Gorey could not afford a mistake but playing first to the green off a good drive, he carved his approach into the jungle right of the green.
“When I saw Niall in trouble, I said, right, just close it out and I hit a nice five iron in there,” McNamara said.
His 25 footer slipped three feet past but after Gorey failed to get up and down, missing his 15 footer for par, the Headfort talent calmly stroked home the winning putt to add the “West” to his win in last year’s North of Ireland Championship.
“To win two championships in a few months, it’s fantastic. It feels great,” McNamara said. “I’m absolutely delighted. It was a long, long week.”
After two winters studying at a golf academy in Spain, he spent this year at La Cala near in Marbella, simply working to get better.
And while he’s almost certain to enter the European Tour Q-School as an amateur in the autumn, he’s happy to take advantage of the opportunities afforded him by the Golfing Union of Ireland set up.
“Since this tournament last year my golf has continued to improve and I just want to see how far I can go,” he said. “But I am very happy with the GUI set up at the moment because it has been very good for me and allows me to travel and compete all over the world.”
Son of a Sligo woman, his victory was hailed as heartily as a home win last achieved by Cecil Ewing in 1950.
But it wasn’t all pretty, especially over the first eight holes.
With 1973 champion Des Smyth giving them a send off, Gorey won the first in par but lost the second to a four after getting in trouble with his second and bunkering his third. He chipped dead for birdie at the third but McNamara got up and down from greenside sand on the right to remain all square.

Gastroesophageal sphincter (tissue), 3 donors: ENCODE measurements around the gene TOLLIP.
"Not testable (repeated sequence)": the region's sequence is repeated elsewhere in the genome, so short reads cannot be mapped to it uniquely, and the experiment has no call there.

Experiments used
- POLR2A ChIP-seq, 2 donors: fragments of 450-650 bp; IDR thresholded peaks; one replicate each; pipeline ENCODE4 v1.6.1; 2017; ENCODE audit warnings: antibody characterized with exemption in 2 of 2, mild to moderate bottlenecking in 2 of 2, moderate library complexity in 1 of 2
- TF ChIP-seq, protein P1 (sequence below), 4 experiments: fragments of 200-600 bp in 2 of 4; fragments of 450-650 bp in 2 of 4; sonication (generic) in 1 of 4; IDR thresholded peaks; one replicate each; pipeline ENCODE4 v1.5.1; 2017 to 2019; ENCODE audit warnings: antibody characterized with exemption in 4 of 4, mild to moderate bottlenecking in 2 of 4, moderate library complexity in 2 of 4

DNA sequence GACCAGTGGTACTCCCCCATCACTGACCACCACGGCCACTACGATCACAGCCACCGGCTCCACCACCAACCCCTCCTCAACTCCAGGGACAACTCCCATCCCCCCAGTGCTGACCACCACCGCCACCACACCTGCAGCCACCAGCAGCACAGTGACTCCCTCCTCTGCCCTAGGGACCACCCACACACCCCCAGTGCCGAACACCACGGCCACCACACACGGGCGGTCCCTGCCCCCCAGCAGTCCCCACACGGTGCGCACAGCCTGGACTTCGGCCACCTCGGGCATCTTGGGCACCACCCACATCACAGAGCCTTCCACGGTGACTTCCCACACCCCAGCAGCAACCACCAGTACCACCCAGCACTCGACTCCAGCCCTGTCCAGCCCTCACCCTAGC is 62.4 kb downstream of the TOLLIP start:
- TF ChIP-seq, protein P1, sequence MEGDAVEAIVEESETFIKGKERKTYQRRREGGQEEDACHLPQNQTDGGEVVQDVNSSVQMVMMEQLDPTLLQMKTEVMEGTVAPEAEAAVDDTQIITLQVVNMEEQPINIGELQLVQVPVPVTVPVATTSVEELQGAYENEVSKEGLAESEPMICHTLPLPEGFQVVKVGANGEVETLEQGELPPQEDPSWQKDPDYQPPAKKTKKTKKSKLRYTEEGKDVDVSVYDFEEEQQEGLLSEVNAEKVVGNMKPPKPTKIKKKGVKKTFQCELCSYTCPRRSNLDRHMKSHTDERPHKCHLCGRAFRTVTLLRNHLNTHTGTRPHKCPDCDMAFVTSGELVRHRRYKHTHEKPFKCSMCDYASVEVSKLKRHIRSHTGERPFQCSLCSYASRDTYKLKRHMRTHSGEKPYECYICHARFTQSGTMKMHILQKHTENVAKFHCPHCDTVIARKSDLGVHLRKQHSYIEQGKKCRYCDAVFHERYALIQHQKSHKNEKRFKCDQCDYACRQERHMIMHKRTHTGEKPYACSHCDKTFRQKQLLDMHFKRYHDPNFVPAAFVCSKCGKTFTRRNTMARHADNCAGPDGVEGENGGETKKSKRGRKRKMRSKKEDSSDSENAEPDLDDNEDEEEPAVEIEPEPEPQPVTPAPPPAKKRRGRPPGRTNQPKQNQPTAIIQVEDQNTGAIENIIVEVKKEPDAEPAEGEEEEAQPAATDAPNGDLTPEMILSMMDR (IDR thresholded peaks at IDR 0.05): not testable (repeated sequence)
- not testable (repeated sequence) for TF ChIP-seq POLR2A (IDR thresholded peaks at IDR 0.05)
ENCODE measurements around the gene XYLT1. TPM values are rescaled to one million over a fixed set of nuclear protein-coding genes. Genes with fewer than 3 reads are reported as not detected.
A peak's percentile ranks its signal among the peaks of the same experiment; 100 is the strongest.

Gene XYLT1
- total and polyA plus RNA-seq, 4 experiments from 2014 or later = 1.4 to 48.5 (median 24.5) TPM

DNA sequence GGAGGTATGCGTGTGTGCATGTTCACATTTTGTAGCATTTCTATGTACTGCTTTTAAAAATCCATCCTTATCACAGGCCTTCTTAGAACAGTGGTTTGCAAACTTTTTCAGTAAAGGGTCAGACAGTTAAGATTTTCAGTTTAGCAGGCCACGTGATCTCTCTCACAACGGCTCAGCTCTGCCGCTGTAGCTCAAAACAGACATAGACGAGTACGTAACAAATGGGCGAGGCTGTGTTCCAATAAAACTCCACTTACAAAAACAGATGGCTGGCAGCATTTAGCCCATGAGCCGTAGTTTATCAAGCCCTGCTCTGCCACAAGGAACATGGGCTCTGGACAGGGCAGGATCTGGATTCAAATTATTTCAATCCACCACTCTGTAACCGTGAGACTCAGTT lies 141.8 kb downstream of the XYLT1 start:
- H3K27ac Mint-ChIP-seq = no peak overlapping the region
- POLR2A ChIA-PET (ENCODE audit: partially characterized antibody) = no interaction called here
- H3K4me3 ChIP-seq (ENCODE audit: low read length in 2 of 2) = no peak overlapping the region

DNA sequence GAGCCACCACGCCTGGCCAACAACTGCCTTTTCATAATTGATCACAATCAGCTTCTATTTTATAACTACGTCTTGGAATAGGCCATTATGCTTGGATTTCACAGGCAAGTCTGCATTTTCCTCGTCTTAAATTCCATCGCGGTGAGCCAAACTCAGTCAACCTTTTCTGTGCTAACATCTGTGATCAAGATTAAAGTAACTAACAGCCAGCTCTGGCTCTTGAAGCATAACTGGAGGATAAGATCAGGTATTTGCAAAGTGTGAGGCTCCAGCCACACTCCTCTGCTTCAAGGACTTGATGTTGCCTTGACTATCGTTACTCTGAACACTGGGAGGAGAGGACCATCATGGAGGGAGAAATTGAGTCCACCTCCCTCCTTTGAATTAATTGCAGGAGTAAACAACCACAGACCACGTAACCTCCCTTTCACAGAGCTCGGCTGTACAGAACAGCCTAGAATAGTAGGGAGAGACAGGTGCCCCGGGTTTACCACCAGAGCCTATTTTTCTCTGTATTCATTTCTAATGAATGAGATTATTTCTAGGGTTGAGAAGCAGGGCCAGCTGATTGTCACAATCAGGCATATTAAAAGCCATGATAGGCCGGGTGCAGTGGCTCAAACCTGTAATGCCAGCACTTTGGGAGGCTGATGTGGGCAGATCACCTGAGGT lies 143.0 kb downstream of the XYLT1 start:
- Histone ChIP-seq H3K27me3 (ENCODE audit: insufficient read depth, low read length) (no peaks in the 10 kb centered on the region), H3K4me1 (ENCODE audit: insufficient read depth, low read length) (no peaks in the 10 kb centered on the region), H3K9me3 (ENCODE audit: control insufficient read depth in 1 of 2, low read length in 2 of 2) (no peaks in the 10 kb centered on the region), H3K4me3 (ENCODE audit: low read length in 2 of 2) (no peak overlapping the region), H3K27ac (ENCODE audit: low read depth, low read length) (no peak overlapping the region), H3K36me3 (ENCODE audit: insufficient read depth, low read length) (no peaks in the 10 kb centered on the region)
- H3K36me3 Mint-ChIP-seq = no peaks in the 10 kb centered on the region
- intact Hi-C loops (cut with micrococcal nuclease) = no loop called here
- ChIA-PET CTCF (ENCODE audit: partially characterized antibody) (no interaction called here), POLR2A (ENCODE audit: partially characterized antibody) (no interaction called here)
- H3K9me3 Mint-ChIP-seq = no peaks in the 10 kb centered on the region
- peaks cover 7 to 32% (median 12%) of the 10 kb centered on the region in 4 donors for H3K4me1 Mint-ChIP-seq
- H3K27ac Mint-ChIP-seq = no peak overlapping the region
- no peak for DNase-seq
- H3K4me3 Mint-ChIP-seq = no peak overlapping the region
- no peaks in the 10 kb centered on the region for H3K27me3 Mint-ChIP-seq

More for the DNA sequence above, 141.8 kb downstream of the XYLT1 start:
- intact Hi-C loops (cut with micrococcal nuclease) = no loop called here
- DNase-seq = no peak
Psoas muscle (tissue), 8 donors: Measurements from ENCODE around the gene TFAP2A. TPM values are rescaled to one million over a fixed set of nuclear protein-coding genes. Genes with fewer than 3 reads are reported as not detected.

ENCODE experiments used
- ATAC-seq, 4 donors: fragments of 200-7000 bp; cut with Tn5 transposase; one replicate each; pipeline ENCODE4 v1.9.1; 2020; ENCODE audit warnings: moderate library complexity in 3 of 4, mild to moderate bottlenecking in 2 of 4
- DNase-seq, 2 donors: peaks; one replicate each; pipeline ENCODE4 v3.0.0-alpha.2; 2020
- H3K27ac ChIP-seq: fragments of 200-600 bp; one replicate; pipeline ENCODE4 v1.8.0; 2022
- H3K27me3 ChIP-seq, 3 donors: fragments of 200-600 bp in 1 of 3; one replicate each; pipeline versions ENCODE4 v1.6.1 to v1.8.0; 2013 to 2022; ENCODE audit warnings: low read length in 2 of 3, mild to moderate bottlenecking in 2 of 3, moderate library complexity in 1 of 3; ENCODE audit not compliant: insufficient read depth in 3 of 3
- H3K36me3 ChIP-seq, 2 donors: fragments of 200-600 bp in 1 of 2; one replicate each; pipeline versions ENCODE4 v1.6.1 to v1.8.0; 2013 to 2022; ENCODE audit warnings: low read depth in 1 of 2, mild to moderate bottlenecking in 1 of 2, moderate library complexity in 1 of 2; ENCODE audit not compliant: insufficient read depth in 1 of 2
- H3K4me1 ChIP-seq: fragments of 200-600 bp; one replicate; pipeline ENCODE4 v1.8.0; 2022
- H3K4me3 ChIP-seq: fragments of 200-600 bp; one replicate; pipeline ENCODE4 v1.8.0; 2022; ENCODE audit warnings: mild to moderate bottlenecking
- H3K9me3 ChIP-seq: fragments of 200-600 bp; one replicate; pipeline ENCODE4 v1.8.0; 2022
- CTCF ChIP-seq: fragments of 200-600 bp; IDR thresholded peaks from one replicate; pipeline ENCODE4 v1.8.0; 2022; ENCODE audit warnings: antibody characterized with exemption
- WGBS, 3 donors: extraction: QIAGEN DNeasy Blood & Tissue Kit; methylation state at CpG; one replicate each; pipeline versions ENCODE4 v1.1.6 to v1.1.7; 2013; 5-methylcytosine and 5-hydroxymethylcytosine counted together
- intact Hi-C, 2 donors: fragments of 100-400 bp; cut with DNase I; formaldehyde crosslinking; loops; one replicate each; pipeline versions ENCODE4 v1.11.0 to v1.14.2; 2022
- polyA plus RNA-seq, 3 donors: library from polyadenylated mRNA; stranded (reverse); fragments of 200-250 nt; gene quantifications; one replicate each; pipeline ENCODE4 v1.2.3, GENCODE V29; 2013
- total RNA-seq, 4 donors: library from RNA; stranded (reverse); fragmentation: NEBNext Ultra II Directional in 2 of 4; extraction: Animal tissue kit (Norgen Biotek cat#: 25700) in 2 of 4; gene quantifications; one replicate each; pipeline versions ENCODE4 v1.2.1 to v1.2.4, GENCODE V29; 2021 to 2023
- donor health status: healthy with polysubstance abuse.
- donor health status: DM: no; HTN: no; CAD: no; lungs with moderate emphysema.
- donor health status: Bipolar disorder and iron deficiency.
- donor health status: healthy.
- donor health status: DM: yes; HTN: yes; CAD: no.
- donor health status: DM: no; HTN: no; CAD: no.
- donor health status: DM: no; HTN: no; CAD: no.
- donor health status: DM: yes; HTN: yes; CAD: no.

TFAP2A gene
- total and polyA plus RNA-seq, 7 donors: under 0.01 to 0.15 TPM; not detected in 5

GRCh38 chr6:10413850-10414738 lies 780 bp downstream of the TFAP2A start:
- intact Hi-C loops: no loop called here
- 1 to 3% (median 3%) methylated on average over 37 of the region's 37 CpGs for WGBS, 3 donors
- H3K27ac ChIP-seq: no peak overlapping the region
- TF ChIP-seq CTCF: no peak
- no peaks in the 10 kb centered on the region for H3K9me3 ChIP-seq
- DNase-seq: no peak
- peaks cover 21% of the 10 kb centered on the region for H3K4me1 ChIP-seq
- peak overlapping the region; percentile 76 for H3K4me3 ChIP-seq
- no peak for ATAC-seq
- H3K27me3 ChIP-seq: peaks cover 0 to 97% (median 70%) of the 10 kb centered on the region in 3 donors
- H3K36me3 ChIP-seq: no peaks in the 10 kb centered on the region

At the par three fourth, McNamara went long and left before Gorey overshot the green, finishing in the swale well below the putting surface. McNamara pitched to eight feet and looked on as Gorey’s first putt failed to climb the bank, topping back down again. He putted up but missed for bogey and conceded the hole to o one down for the first time.
After halves in birdie at the fifth, the Kildare native won the sixth in par to get back to all square after McNamara had bunkered his tee shot. But after halves in bogey at the seventh, where Gorey was long left and McNamara could only hack out short of the stream, the golf improved
Both hit fine shots to the eighth but Gorey, who had a 12 footer for the win, missed and on they trooped to the ninth, still all square.
Gorey pulled his tee shot just off the green before McNamara hit a stunning five iron to eight feet and while he missed the putt, par turned out to be enough to win the hole as his opponent missed from six feet for par.
What followed was a McNamara scoring rampage. Gorey, running on empty after a long week, simply couldn’t reply.
Justly proud of the way he performed, he said: “I still want to win a Championship. It’s all I have left to achieve so I will keep going - this year anyway.”
McNamara now has two and if the pro rank don’t get him too soon, there are more to come.
West of Ireland Amateur Open (sponsored by Radisson Blu Hotel & Spa), Co Sligo GC.
Niall Gorey (Muskerry) bt Reeve Whitson (Mourne) 19th;
Rory McNamara (Headfort) bt Harry Diamond (Belvoir Park) 4 and 3.
Rory McNamara bt Niall Gorey 5 and 4.